E. Mayr and P. D. Ashlock . 1991. The species category. pp. 23–38. In. “Principles of Systematic Zoology”. 2nd EdMcGraw-Hill. New York. Google Scholar


M. J. McLeod and D. J. Sailstad . 1980. An electrophoretic study of Corbicula fluminea (Bivalvia: Corbiculacea) in the Catawba River. Amer Malac Bull 17–19. Google Scholar


I. Miyazaki 1936. On the development of bivalves belonging to the genus Corbicula. Bull Jpn Soc Fish 5:249–254. Google Scholar


B. Morton 1986. Corbicula in Asia - an updated synthesis. Amer Malac Bull 2:113–124. Google Scholar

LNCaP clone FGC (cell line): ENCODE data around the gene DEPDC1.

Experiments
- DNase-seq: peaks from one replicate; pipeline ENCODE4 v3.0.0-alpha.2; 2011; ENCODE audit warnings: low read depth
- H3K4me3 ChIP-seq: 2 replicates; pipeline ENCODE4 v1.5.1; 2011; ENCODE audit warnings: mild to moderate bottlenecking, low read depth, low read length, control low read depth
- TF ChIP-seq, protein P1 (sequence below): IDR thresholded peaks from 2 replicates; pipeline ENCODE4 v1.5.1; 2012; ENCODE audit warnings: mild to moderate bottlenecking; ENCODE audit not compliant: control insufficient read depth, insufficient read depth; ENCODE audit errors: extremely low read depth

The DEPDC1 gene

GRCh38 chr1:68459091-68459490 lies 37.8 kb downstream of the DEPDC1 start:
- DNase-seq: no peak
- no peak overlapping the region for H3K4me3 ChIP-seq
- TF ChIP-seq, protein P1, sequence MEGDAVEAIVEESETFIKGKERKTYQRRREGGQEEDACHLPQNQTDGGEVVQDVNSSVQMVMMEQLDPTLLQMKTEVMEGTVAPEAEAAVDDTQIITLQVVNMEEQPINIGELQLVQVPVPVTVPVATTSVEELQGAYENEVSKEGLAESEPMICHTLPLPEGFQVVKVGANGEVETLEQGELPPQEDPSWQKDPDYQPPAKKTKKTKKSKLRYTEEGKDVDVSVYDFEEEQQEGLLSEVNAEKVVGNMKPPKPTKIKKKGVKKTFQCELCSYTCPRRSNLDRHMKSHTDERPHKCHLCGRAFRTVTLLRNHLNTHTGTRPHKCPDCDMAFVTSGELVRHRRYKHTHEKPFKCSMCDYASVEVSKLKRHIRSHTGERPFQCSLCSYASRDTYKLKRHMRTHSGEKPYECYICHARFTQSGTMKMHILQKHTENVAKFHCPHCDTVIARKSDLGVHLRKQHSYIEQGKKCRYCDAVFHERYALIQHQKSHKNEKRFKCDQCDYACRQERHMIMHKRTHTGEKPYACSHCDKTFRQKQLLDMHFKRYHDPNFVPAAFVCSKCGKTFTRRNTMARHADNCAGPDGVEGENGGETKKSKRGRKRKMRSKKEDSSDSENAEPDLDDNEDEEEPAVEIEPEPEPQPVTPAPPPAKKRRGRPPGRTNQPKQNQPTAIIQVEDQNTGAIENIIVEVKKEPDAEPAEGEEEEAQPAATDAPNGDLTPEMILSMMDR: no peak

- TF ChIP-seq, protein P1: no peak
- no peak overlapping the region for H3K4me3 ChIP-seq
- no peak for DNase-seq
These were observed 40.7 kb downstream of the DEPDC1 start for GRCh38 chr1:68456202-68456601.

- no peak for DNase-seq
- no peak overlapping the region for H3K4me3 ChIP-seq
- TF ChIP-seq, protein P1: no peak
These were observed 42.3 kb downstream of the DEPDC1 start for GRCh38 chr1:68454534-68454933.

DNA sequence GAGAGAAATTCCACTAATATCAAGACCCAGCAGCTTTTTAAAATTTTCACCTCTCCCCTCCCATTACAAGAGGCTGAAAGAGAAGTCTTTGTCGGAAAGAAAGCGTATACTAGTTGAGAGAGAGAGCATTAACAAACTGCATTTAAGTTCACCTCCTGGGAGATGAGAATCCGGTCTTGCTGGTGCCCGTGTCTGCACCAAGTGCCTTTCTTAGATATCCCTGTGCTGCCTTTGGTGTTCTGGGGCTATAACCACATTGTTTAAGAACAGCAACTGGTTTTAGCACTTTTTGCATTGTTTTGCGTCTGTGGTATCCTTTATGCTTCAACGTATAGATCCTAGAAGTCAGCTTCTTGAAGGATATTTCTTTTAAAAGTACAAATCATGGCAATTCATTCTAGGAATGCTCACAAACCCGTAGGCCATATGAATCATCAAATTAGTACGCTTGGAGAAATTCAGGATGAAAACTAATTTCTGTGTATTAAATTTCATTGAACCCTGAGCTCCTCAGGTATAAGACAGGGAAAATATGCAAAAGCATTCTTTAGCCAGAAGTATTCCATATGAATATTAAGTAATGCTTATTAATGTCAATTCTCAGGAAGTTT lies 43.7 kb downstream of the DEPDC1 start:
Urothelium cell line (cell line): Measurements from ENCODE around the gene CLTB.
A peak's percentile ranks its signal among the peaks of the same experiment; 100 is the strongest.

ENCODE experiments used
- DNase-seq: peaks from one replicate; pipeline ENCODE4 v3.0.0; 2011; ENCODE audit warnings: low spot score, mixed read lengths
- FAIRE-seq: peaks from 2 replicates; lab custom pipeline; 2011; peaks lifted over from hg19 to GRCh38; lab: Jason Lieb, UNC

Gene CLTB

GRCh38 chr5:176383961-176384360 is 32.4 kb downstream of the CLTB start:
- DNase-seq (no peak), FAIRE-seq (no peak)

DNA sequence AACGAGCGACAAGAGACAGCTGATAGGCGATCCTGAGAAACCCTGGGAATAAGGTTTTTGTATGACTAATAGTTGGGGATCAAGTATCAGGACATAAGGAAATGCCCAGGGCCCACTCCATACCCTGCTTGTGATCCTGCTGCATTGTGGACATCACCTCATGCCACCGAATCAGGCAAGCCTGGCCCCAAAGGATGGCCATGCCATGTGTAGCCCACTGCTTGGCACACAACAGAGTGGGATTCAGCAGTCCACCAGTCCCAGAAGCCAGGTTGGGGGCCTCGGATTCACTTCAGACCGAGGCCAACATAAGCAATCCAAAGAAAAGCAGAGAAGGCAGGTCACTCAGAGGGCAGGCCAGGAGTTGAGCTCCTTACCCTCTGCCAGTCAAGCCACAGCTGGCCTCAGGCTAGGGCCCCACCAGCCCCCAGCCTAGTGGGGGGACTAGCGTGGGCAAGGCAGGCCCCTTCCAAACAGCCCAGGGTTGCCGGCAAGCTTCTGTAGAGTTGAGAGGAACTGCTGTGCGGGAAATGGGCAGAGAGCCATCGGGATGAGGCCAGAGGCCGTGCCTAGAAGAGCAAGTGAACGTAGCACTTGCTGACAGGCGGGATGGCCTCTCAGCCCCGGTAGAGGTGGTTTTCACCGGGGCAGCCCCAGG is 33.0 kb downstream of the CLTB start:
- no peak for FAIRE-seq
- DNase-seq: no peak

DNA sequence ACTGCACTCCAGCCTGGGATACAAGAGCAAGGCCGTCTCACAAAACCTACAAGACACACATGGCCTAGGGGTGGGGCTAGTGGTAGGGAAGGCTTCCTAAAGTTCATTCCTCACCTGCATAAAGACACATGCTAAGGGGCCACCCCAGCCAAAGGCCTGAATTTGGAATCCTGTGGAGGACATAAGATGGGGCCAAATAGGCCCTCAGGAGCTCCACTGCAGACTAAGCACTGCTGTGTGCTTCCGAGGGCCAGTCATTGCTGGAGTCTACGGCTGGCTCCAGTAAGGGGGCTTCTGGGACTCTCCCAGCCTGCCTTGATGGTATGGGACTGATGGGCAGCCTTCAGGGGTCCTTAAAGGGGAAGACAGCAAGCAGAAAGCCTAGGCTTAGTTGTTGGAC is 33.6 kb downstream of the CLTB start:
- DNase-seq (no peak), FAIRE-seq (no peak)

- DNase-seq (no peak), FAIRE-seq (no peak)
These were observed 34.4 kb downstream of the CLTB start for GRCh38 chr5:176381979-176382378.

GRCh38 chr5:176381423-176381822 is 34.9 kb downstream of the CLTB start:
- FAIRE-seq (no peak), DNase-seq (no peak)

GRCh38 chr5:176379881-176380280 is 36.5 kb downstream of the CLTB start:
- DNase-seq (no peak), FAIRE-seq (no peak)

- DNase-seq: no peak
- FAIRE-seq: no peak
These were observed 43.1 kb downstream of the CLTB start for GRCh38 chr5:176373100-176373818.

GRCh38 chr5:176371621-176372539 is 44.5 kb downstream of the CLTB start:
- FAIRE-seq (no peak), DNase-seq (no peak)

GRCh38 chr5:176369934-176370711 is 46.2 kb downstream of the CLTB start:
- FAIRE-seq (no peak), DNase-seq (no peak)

B. Morton 1987. Polymorphism in Corbicula fluminea (Bivalvia: Corbiculoidea) from Hong Kong. Malac Rev 20:105–127. Google Scholar


A. Okamoto and B. Arimoto . 1986. Chromosomes of Corbicula japonica, C. sandai and C. (Corbicula) leana (Bivalvia: Corbiculidae). Venus 45:194–202. Google Scholar


H. Sakai, K. Kamiyama, S. R. Jeon, and M. Amio . 1994. Genetic relationship among three species of freshwater bivalves genus Corbicula (Corbiculidae) in Japan. Nippon Suisan Gakkaishi 60:605–610. Google Scholar


S. C. M. Tsoi, S. C. Lee, W. L. Wu, and B. Morton . 1991. Genetic variation in Corbicula fluminea (Bivalvia: Corbiculidea) from Hong Kong. Malac Rev 24:25–34. Google Scholar
Akira Komaru and Kooichi Konishi "Non-reductional Spermatozoa in Three Shell Color Types of the Freshwater Clam Corbicula fluminea in Taiwan," Zoological Science 16(1), 105-108, (1 February 1999).
Received: 11 September 1998; Accepted: 1 November 1998; Published: 1 February 1999
Back to Top